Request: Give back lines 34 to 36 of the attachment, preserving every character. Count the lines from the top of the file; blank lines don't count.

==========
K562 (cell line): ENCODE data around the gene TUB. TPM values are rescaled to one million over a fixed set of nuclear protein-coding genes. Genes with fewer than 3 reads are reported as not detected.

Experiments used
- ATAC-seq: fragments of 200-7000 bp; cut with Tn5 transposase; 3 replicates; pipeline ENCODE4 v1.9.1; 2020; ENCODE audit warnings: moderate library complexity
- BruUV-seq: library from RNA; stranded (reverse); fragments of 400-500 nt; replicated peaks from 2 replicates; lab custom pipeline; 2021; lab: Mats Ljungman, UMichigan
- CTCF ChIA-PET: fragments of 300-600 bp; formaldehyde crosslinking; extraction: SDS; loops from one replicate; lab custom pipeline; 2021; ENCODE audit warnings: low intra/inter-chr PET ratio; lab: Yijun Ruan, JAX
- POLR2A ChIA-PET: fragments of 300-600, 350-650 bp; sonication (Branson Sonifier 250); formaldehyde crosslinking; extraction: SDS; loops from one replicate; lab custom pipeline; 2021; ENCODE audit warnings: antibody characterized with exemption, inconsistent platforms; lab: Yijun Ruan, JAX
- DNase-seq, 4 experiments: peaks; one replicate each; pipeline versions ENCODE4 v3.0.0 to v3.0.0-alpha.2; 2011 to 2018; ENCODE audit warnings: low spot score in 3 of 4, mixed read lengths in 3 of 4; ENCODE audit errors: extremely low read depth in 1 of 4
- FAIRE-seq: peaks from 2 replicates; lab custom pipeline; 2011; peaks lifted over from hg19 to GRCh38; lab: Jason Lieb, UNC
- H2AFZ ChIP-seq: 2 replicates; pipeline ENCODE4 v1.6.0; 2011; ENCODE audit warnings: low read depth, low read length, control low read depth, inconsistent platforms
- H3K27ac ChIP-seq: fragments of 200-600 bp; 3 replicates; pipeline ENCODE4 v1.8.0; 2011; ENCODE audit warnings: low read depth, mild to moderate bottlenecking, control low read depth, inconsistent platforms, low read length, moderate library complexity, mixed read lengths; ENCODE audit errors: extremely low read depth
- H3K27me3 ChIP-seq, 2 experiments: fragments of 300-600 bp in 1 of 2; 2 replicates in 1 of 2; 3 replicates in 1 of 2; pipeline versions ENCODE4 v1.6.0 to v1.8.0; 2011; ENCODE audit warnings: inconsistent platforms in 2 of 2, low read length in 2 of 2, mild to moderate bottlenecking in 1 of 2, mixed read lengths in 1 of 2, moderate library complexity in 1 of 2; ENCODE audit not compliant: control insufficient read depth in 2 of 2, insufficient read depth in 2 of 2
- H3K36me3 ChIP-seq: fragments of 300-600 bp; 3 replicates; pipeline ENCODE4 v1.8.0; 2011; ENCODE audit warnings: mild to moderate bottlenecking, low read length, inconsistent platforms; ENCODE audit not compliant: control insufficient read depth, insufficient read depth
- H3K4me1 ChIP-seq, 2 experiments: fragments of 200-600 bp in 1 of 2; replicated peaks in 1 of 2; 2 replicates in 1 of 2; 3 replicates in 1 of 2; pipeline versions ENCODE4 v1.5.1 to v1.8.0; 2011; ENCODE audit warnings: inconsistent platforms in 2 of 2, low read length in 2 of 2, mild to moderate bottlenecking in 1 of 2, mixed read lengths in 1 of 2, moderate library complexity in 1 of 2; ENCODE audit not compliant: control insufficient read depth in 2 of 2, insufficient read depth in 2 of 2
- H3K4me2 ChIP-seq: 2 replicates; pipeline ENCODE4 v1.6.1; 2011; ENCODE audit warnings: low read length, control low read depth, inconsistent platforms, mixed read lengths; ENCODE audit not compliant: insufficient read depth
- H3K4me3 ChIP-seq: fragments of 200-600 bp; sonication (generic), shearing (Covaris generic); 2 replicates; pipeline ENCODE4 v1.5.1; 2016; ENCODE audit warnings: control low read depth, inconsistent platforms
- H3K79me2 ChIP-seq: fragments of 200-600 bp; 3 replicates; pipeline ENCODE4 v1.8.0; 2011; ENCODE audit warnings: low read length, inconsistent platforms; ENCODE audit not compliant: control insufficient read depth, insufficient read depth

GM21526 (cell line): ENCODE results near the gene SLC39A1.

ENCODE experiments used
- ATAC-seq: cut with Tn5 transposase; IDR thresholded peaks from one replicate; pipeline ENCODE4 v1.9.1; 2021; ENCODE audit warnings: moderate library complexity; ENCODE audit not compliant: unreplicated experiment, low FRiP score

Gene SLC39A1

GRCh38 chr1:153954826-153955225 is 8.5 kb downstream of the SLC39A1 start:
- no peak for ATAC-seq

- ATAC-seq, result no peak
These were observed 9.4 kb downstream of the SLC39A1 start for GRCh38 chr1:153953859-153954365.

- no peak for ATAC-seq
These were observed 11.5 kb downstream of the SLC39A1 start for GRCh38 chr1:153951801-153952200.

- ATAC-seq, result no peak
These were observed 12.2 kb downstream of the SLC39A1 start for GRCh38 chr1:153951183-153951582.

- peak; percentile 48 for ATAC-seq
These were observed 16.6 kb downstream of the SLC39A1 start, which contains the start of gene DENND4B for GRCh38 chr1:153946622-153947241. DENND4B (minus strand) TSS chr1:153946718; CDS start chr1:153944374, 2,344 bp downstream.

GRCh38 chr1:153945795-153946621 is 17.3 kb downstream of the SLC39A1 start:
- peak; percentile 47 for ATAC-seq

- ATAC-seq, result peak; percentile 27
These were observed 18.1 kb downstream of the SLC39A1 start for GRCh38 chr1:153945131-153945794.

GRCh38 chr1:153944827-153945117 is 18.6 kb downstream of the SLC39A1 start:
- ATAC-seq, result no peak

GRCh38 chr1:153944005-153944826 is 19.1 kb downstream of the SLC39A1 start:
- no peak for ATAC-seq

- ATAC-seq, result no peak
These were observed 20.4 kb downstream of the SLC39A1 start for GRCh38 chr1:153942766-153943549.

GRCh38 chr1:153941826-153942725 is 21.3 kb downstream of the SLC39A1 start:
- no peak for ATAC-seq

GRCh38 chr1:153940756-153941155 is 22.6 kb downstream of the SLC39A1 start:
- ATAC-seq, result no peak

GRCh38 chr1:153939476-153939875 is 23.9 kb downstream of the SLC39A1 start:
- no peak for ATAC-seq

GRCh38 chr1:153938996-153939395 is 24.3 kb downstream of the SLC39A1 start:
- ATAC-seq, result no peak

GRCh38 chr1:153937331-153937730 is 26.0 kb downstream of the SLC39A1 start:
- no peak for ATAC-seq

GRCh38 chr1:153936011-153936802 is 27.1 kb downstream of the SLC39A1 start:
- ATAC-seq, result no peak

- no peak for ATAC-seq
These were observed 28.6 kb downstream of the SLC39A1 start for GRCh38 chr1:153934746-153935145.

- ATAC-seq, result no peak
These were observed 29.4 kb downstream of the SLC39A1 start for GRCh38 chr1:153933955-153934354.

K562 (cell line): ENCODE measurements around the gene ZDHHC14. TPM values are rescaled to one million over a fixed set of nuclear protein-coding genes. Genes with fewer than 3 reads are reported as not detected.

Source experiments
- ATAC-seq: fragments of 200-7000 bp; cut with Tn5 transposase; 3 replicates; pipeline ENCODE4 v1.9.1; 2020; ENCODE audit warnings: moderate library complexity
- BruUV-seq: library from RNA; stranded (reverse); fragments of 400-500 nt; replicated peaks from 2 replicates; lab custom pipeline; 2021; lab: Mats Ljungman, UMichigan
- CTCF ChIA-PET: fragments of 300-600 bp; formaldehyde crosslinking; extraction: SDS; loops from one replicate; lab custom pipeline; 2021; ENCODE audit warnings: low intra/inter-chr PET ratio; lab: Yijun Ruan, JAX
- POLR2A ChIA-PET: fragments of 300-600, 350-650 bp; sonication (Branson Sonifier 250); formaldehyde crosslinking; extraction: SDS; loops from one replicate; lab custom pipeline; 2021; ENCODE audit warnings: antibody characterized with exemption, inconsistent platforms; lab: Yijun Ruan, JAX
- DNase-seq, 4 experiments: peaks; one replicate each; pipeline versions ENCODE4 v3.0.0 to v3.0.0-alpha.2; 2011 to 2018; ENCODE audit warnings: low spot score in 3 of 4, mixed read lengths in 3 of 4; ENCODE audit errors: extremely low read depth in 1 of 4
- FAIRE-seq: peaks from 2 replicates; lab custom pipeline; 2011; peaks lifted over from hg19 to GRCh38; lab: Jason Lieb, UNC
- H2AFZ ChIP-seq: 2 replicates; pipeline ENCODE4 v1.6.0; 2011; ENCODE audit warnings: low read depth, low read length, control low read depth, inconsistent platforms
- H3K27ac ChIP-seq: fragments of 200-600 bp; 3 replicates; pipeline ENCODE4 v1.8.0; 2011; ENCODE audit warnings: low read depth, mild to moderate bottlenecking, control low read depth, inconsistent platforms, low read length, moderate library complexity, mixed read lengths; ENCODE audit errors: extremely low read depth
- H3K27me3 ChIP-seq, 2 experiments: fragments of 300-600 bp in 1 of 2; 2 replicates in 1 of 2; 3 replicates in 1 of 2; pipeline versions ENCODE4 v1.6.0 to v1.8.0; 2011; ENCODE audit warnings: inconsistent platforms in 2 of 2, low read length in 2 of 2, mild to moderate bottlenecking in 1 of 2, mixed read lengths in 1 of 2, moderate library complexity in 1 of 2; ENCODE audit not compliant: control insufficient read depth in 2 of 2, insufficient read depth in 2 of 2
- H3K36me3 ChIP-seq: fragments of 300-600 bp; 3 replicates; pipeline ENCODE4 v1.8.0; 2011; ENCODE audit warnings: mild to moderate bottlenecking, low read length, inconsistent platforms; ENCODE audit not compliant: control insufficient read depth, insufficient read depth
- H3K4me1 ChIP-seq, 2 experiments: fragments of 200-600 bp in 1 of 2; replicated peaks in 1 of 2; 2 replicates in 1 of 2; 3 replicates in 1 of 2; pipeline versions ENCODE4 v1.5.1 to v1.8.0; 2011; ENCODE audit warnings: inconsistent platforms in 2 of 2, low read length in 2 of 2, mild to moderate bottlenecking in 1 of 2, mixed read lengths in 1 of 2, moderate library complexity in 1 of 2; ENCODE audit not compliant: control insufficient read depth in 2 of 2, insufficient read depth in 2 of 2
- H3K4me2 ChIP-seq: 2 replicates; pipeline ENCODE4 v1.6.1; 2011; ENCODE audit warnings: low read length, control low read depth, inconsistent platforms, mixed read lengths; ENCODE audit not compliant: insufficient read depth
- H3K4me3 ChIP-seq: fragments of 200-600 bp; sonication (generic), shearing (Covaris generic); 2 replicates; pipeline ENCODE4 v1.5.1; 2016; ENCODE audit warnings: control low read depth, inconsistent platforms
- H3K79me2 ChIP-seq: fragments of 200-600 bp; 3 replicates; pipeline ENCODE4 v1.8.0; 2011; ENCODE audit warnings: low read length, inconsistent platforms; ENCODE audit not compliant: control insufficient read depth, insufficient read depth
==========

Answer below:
These were observed 18.1 kb downstream of the SLC39A1 start for GRCh38 chr1:153945131-153945794.

GRCh38 chr1:153944827-153945117 is 18.6 kb downstream of the SLC39A1 start:
- ATAC-seq, result no peak